I provided quotes and data today for the Wall Street Journal, as they broke the story that China is closing Bitcoin mining operations and I wanted to give more detail on the potential consequences.
- In the short term, the Bitcoin price would likely become even more volatile as people interpret the news;
- In the medium term, the loss of computing power would make it slower, and more expensive, to make transactions – possibly for weeks; and
- In the long term, the loss of Chinese miners could change the balance of power on decisions regarding the Bitcoin protocol and possibly even threaten the security of the network.
Read on for the detail, and sign up to the Chainalysis newsletter for more analysis.
Bitcoin mining is the use of electricity and computing power to solve a mathematical puzzle to find the next block in the chain. The first miner to solve the puzzle gets a reward, currently of 12.5 Bitcoin, and confirms a set of transactions.
Nearly 80% of Bitcoin mining occurs in China. If this were to be shut down, there would be effects in the short, medium and long term.
In the short term, the Bitcoin price would likely become even more volatile as people interpret the news, as happened when China moved against exchanges in September 2017.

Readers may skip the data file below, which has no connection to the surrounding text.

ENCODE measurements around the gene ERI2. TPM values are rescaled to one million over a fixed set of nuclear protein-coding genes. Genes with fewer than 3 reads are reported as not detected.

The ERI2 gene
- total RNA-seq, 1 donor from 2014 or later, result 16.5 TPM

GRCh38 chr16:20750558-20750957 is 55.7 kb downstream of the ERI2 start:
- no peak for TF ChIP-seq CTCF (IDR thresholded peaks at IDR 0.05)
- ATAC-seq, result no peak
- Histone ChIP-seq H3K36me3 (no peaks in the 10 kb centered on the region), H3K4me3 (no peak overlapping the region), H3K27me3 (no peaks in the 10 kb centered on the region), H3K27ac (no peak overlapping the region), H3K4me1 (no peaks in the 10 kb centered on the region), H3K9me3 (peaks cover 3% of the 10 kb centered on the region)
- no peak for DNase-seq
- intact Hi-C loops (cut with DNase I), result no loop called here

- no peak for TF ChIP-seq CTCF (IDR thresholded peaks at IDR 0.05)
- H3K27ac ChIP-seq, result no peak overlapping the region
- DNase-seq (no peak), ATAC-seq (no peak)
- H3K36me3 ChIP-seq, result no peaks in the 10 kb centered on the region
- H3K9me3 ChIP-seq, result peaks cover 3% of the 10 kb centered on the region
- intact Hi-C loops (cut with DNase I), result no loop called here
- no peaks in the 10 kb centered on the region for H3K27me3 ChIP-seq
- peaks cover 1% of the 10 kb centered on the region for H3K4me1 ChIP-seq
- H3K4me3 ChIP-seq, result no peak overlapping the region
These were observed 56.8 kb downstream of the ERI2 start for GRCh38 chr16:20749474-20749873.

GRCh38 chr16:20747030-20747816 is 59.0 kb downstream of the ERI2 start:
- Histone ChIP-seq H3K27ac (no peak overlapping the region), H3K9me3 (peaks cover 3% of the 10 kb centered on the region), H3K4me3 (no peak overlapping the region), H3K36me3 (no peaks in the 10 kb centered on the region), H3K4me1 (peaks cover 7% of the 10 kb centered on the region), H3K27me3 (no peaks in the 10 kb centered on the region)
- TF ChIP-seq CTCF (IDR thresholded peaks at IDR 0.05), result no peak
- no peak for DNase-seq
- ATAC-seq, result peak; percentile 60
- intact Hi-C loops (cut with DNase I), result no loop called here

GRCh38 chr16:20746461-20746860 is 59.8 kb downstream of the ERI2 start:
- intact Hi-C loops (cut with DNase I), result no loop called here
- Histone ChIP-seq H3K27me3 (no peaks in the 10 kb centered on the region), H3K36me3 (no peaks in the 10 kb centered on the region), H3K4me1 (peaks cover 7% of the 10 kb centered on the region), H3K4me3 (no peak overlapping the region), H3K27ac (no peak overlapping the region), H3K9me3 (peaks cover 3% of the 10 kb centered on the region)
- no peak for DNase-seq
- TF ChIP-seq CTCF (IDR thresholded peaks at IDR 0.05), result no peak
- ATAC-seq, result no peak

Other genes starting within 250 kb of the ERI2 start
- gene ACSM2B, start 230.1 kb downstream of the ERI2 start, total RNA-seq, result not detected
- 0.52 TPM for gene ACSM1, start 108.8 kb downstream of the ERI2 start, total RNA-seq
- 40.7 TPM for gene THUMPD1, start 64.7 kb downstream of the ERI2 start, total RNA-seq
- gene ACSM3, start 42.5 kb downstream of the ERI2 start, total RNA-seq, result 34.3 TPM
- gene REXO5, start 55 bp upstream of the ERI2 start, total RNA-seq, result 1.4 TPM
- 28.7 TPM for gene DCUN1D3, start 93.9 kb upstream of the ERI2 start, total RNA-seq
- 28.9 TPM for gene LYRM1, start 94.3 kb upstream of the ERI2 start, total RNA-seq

In the medium term, the loss of computing power would make it slower, and more expensive, to make transactions. This is because the difficulty of mining Bitcoin, which also confirms transactions, automatically adjusts to take into account the computing power available. However, it takes a target of 14 days for the difficulty to adjust. Removing a large percentage of the computing power before the difficulty level adjusts means there are fewer chances of the network solving a really hard puzzle. So it will take longer to find the next block, in which transactions are confirmed, and the price of a transaction being included in that block will be bid up.
A consequence of this is that it may take more than 14 days for the difficulty to adjust. This is because the difficulty adjusts every 2,016 blocks, and it adjusts so that it takes 10 minutes to mine a block. 10 minutes multiplied by 2,016 equals 14 days. However, if it takes longer to mine a block as less computing power is available relative to the difficulty level, it will take longer to reach the 2,016 block adjustment point. As a result, transactions would slow and increase in price not just for 14 days, but possibly for many weeks.
This could be exacerbated if some miners switch to mining Bitcoin Cash, as this is likely to become relatively more profitable with the increased challenge of mining Bitcoin, further reducing the computing power focused on Bitcoin.
In the long term, the loss of Chinese miners could change the balance of power on decisions regarding the Bitcoin protocol, such as Segwit2X, and threaten the security of the network, if a surviving miner were to have over 50% of the computing power on the network. However, China’s miners may relocate and government policy may change, so these long term effects are highly uncertain.